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Sept. 5, not Nov. 7, decides many races

Published July 31, 2006

TALLAHASSEE - There's a dirty secret when it comes to how Floridians elect their legislators: Most districts are drawn to favor one party or the other.

That means in many districts, one party sits the race out, or has a candidate who doesn't have much of a chance. That means the decision on who will represent many voters actually takes place in the September primary, rather than November.

Case in point: 20 of the 40 state Senate seats are technically up for election this year. Only five of those will have a Republican and a Democrat on the November ballot. One major party or the other is taking a pass on the other 15.

And of 120 seats up for election in the House, one major party will sit out in 49, although a few districts have minor party candidates.

So for many Floridians who want a say in who makes their laws, primary day, Sept. 5, is the day to decide.

Not that all districts will have a primary either. In the Senate, of those 15 seats where one party is sitting out the November election, nine have already been decided because only one candidate is running.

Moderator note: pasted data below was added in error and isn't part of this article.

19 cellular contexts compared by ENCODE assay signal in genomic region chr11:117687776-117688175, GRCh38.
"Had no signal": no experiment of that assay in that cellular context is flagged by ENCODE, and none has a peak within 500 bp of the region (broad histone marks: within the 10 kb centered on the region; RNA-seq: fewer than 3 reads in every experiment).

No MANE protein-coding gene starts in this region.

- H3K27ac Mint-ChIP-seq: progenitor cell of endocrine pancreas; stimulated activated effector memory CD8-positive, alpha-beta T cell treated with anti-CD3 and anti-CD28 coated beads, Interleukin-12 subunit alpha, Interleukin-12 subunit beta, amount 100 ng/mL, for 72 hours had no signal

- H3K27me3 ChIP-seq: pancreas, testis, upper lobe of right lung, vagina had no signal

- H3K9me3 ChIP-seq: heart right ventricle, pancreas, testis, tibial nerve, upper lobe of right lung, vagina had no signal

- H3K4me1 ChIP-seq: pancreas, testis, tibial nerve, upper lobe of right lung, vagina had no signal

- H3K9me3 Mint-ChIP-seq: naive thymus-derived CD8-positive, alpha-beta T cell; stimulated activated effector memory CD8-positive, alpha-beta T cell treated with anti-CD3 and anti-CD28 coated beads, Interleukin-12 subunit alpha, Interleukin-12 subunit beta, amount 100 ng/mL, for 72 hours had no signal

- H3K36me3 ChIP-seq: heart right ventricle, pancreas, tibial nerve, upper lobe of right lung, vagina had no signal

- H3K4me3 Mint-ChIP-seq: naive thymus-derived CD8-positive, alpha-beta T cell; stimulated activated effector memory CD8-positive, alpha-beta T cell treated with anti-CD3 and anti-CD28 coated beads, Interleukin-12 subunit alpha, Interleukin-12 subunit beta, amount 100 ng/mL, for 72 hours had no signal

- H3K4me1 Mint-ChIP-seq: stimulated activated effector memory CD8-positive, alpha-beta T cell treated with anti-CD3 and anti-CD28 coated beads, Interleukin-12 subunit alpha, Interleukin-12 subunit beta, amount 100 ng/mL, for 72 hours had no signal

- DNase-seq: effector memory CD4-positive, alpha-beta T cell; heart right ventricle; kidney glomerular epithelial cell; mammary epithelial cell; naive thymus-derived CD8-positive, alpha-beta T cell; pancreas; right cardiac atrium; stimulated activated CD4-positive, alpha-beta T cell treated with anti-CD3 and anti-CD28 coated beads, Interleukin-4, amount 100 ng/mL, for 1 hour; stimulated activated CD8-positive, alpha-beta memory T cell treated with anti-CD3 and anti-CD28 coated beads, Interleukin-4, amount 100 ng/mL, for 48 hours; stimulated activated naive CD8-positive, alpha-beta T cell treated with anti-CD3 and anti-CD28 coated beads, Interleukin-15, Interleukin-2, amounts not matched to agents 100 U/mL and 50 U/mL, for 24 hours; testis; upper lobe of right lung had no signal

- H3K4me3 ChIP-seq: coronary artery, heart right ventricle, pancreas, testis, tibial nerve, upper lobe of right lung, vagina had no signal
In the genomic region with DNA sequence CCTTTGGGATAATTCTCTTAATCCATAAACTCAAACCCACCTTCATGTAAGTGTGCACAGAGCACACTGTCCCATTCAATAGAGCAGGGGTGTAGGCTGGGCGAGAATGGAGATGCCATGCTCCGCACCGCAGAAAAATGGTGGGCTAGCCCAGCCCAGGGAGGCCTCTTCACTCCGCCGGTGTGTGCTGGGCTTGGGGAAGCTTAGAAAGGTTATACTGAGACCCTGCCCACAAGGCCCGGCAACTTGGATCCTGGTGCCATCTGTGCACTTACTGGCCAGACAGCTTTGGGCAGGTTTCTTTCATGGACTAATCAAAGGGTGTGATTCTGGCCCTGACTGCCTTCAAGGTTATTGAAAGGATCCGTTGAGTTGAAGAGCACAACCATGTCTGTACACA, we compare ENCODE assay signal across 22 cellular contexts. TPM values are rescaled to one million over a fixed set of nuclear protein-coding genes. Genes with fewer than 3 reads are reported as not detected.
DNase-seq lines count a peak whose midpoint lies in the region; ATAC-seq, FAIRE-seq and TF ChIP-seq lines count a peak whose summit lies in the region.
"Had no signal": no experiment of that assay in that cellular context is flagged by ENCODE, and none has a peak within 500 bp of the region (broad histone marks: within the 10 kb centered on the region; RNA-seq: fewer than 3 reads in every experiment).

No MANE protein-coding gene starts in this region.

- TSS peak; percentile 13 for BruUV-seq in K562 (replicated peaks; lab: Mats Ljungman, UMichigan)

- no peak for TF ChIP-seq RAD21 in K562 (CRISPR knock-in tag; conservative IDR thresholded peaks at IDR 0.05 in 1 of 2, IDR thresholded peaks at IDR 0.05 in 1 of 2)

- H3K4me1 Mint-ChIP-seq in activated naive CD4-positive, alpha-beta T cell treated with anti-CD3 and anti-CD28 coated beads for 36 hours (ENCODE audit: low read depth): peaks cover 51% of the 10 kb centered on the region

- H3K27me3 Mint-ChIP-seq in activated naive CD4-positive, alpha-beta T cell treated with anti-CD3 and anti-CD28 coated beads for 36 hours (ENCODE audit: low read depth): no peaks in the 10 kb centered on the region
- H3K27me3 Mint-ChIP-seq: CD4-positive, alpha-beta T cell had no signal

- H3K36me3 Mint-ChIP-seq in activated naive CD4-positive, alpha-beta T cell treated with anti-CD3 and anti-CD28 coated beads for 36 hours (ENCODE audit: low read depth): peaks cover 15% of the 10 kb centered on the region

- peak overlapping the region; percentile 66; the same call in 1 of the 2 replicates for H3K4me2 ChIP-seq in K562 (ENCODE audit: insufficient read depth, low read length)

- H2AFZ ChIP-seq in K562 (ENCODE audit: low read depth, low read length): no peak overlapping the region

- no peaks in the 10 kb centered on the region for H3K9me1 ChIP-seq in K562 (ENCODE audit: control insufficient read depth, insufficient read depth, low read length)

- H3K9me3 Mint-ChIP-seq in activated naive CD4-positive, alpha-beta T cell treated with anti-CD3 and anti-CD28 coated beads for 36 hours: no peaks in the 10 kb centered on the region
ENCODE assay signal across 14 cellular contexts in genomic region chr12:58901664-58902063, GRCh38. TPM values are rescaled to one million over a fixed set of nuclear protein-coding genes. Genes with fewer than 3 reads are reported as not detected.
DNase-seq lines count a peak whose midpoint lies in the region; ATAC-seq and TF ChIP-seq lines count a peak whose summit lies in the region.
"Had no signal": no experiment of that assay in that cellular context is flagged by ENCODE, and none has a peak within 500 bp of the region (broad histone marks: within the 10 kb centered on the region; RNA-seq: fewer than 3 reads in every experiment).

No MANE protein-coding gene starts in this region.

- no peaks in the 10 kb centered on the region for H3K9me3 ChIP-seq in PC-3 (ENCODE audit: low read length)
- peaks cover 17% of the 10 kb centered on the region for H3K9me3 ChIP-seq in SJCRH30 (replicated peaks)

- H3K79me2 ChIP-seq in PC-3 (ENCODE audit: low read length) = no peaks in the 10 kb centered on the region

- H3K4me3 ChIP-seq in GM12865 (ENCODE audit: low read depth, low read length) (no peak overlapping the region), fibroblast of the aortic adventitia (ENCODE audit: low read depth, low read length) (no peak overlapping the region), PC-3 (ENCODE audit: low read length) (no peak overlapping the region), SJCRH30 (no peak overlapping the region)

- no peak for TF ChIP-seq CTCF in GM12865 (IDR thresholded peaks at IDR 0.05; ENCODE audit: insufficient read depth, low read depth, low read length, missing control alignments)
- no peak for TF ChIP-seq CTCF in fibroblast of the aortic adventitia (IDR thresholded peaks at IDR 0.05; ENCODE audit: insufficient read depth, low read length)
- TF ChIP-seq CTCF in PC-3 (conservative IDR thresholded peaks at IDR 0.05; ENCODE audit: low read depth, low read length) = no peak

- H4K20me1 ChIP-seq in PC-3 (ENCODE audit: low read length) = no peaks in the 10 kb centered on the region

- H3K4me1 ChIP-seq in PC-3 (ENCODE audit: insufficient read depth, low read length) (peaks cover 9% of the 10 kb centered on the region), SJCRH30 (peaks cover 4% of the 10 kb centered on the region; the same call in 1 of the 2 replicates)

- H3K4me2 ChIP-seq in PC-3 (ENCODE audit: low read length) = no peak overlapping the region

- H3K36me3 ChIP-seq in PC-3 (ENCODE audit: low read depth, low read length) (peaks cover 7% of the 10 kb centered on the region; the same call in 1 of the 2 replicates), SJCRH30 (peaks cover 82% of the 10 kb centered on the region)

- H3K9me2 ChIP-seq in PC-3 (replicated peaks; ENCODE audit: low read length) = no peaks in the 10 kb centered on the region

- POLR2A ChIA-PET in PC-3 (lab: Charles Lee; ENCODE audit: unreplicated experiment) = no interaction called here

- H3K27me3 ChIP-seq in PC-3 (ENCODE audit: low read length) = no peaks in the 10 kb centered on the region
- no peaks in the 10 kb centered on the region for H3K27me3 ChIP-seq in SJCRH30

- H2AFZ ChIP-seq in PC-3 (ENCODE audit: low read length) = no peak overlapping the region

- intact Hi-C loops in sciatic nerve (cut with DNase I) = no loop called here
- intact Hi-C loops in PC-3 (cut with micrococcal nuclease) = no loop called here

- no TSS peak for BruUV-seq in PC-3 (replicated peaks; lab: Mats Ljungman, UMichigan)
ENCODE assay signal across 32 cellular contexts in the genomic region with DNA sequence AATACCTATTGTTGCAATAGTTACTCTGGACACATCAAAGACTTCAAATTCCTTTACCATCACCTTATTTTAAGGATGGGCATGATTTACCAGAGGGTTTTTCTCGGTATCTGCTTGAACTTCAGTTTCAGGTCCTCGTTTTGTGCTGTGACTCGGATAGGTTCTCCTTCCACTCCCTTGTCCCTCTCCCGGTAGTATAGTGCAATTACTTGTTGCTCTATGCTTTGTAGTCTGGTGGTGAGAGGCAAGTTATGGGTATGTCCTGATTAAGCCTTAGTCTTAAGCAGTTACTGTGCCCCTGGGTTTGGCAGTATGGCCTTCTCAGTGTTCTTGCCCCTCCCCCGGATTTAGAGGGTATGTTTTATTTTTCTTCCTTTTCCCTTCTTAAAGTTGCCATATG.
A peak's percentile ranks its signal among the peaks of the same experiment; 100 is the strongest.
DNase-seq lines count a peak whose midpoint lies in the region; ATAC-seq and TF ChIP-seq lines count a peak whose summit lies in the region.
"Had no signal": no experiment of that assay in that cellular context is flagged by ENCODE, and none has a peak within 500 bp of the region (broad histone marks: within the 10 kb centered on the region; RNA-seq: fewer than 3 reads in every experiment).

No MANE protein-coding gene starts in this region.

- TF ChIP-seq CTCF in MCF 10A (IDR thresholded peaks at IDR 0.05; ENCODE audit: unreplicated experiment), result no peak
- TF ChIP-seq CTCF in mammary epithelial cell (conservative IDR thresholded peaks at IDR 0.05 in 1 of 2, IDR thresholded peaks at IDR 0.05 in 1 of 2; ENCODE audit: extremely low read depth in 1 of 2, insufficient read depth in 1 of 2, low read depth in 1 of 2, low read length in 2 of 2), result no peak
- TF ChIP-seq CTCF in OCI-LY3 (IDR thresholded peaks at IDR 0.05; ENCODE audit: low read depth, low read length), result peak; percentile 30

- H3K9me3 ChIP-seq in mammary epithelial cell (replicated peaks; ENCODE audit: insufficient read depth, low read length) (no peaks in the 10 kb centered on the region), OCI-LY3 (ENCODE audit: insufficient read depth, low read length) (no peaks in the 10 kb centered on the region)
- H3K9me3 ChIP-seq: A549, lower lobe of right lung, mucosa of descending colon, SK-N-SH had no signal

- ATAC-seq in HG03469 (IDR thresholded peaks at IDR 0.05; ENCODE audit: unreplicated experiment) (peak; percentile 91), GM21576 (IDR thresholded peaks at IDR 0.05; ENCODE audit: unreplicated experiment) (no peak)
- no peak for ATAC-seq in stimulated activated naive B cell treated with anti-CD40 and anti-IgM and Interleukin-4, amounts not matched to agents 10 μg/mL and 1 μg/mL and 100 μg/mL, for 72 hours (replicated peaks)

Still, there are some primaries that are competitive, interesting - even controversial.

One Republican state Senate primary is drawing attention in conservative circles around the country because it includes Operation Rescue founder and radio host Randall Terry taking on one of the Legislature's most established members, former Senate president Jim King.

Terry and King squared off last year during the debate over the fate of Terri Schiavo. Terry was a spokesman and legal adviser for her parents, trying to keep her alive. King voted against state intervention.

Another GOP Senate primary has Gov. Jeb Bush thinking of working against Sen. Alex Villalobos of Miami because of the senator's vote against school vouchers.

Bush said recently that he thinks Villalobos is "out of step with the Republican Party."

And in the House, a GOP primary pits incumbent Rep. J.C. Planas against challenger J.P Planas.

Rep. Juan-Carlos "J.C." Planas, R-Miami, represents House District 115. At the last minute, a man named Juan E. "J.P." Planas qualified to run against him.

The incumbent Planas called the move "typical dirty tricks," and said unnamed people who want to defeat him recruited the other Planas to run to confuse voters. Rep. Planas said J.P. Planas is a distant cousin.

"I think it's very sad someone would try to do something to divide a family," the incumbent said. "And it's extremely disturbing that someone would want to confuse voters like that."

Juan E. "J.P." Planas didn't return a call for comment.

[Last modified July 31, 2006, 02:01:28]

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